When picking your perfect birth control, there are tons of things to considerÃ¢â‚¬”like how it works, how effective it is, and if it helps protect you against STDs. But according to new research, you and your doctor may have totally different opinions on whatÃ¢â‚¬â„¢s most important in a birth control method. While patients are most concerned with how birth control works to prevent pregnancy, providers are most interested in how the method is used, according to a new study in the journal Contraception.
Researchers surveyed 417 women and 188 healthcare providers to find out how they ranked the importance of 34 questions related to birth control options. They wanted to see what importance doctors and patients placed on certain questions, like Ã¢â‚¬Å“Is it safe?Ã¢â‚¬Â and Ã¢â‚¬Å“Does it hurt to get or use?Ã¢â‚¬Â
Interestingly, the question ranked most important by women was Ã¢â‚¬Å“How does it work to prevent pregnancy?Ã¢â‚¬Â while providers found the most important questions to be Ã¢â‚¬Å“How is it used?Ã¢â‚¬Â and Ã¢â‚¬Å“How often [does the patient] need to remember to use it?Ã¢â‚¬Â (they were tied for the top spot).
While itÃ¢â‚¬â„¢s nice to see that women are interested in the mechanism behind their birth control, itÃ¢â‚¬â„¢s a little surprising, says ob-gyn Alyssa Dweck, M.D., coauthor of V is for Vagina. She finds that, anecdotally, her patients most often ask about side effects and effectiveness. That said, it also makes sense that women would want to know exactly how something works before it goes into their bodies.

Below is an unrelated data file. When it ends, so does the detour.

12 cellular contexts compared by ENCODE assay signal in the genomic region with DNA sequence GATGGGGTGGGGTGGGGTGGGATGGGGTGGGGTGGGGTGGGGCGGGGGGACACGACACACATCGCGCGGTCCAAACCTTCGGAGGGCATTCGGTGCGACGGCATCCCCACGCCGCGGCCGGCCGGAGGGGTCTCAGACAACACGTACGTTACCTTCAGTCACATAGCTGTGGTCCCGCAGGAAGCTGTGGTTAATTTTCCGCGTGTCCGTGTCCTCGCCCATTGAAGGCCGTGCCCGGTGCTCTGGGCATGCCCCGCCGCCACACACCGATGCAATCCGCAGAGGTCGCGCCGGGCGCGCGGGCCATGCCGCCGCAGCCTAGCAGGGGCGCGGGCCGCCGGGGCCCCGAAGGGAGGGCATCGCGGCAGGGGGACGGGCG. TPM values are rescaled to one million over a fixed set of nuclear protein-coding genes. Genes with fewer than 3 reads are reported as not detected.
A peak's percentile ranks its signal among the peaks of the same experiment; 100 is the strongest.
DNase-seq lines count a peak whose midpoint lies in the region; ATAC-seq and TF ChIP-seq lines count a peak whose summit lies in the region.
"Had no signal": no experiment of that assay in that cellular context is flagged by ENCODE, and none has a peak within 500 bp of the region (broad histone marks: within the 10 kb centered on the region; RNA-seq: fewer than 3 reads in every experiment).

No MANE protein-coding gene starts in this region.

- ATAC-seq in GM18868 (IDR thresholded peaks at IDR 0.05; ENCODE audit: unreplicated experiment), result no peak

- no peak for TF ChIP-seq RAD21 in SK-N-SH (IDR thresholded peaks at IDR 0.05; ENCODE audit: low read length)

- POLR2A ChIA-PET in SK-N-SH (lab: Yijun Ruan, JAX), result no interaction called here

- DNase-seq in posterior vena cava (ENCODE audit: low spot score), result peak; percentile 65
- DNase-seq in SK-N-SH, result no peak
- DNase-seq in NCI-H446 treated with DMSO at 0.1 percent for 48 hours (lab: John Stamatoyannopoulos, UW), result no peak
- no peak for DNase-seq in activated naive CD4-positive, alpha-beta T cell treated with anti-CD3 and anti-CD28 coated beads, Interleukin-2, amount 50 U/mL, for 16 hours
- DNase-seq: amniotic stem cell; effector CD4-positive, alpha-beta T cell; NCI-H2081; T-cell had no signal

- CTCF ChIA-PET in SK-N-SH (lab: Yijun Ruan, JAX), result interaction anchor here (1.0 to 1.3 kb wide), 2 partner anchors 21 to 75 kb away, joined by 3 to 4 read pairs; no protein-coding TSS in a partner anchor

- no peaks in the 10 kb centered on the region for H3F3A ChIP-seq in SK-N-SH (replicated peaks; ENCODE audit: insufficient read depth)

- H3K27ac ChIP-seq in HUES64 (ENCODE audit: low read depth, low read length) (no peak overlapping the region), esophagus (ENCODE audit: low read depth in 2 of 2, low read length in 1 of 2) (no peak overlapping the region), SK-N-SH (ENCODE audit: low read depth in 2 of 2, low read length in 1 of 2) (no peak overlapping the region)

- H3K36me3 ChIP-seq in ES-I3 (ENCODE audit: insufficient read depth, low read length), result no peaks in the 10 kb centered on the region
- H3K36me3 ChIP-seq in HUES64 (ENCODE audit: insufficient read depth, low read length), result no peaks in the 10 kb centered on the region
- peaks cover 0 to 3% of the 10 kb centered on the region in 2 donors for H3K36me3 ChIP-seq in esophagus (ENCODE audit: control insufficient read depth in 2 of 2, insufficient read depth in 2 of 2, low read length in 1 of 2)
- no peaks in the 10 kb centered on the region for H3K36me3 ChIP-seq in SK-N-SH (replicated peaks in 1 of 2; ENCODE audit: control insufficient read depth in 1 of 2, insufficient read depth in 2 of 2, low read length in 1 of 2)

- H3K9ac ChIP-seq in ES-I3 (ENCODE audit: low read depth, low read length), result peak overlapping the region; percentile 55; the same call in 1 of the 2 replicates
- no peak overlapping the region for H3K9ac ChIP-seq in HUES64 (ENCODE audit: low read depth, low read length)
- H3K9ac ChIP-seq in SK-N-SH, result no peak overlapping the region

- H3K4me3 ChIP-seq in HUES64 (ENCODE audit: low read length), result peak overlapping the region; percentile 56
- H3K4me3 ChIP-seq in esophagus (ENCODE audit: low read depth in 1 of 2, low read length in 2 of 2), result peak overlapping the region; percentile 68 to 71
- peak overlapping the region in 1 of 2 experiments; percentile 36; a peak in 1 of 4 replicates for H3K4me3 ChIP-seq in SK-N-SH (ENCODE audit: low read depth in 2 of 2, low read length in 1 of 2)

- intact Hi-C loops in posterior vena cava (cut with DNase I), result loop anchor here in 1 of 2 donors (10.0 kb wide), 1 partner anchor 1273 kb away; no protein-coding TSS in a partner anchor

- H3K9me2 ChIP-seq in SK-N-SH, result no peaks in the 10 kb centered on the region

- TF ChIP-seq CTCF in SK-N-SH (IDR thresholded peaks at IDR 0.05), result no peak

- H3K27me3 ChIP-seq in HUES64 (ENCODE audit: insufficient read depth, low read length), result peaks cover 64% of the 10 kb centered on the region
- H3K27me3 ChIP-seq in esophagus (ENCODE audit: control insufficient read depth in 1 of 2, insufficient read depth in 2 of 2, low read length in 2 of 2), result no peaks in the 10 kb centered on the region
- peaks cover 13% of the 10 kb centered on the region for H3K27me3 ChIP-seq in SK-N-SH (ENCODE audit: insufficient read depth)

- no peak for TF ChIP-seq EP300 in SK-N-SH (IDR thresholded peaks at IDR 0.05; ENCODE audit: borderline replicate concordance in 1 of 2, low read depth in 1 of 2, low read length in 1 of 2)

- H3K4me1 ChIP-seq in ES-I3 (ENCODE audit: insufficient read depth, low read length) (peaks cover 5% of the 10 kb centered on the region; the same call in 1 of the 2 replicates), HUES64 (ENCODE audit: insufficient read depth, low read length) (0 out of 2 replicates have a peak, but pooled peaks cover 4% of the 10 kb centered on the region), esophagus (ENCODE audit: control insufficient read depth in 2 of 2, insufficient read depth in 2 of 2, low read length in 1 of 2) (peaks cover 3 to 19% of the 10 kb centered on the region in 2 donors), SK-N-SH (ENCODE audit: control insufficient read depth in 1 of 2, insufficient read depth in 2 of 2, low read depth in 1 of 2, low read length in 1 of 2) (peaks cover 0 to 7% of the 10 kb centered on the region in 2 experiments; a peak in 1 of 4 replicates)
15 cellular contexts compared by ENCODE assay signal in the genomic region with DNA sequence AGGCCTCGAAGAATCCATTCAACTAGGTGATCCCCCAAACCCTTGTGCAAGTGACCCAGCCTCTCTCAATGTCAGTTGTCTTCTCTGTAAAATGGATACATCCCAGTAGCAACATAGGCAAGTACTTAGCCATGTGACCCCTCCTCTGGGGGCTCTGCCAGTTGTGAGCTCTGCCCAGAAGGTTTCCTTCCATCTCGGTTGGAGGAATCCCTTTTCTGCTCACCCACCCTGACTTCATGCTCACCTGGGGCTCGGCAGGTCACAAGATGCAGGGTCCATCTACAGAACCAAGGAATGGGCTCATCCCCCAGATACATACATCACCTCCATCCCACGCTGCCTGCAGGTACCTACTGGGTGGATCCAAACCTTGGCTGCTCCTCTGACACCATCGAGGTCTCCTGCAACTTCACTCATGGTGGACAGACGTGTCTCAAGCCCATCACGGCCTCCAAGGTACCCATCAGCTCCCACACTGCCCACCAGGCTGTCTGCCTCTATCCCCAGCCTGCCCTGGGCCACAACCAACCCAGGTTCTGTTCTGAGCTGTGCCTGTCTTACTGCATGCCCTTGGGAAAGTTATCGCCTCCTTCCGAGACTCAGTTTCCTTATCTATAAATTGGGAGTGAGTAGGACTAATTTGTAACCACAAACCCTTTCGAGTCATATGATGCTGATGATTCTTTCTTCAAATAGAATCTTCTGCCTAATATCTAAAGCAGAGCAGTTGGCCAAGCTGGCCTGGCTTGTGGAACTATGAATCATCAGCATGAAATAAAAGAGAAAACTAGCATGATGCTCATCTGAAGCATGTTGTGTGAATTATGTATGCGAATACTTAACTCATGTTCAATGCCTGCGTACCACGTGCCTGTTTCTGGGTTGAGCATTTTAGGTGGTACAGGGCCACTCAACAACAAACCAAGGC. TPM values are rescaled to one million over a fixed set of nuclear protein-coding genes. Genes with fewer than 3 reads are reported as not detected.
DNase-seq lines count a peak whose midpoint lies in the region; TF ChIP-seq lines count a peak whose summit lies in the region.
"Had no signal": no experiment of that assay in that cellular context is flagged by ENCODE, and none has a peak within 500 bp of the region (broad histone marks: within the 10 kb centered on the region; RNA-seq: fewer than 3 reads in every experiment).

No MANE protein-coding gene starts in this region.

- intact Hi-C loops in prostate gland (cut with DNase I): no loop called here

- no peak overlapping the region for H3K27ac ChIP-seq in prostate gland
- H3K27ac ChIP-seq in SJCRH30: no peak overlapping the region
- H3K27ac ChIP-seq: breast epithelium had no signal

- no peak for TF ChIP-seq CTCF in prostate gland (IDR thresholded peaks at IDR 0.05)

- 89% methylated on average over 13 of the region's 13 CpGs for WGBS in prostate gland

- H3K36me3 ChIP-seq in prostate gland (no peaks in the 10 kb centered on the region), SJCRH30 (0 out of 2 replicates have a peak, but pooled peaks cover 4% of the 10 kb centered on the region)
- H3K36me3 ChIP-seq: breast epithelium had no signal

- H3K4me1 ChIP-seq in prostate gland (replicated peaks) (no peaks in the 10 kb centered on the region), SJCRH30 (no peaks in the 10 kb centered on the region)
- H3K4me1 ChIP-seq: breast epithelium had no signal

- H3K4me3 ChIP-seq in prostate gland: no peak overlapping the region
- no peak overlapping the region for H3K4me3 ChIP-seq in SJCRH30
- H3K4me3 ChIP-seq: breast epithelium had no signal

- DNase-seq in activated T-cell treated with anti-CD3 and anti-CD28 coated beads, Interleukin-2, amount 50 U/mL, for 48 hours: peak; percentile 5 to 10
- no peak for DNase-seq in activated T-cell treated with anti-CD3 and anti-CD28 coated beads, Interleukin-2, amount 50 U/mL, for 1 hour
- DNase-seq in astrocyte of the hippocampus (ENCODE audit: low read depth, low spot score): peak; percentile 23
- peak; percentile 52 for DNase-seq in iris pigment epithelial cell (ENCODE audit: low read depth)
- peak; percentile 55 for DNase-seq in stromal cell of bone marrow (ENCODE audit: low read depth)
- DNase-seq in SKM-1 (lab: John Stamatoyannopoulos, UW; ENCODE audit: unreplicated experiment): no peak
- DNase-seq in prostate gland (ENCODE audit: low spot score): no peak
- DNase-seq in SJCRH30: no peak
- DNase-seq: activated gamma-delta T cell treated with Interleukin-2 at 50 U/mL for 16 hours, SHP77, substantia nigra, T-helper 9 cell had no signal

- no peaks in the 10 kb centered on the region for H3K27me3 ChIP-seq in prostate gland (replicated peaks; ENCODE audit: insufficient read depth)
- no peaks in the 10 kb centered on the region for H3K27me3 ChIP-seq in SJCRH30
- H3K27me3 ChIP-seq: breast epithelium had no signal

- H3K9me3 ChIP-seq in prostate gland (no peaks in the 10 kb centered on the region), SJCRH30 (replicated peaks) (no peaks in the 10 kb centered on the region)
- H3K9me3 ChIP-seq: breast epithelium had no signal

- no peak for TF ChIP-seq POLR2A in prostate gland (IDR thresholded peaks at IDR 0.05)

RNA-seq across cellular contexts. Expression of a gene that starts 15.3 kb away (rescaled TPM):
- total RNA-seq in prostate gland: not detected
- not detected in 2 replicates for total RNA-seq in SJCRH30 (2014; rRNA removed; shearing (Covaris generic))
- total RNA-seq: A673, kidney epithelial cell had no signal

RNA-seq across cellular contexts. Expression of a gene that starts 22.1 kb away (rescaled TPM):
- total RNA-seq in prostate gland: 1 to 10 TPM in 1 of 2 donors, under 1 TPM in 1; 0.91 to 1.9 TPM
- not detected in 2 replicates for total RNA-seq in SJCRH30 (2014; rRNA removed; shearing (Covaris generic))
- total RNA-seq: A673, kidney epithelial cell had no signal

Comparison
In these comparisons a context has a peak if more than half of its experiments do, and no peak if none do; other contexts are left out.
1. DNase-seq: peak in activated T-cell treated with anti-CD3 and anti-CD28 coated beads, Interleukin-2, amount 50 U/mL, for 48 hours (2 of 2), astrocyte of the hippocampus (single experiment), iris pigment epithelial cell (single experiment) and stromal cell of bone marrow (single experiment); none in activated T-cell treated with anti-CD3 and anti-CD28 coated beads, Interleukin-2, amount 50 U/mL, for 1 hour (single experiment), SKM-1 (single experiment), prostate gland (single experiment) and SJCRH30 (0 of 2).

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But what isnÃ¢â‚¬â„¢t surprising is that providers are most concerned with how a method is used and how often you need to remember it. "They want it to work," says Dweck. "To minimize mistakes, increase effectiveness, and increase compliance." Because it doesnÃ¢â‚¬â„¢t matter how effective the Pill is if you can't remember to take it correctly or you don't like using it. That might be why the birth control method of choice among healthcare providers is the IUD. "It's harder to make a mistake with something that's long-acting," says Dweck.
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So should this question top your list of concerns, too? Absolutely. If you find a birth control method that you can remember to take and you don't mind using, your chances of having a slip-up are much lower. That said, it's also crucial that your ob-gyn addresses the questions that are most important to you, whether or not she thinks they're major concerns. So if your doctor isn't answering all your "what ifs," it might be time to find a physician who will. Here are five ways to make sure your doctor is really listening to you.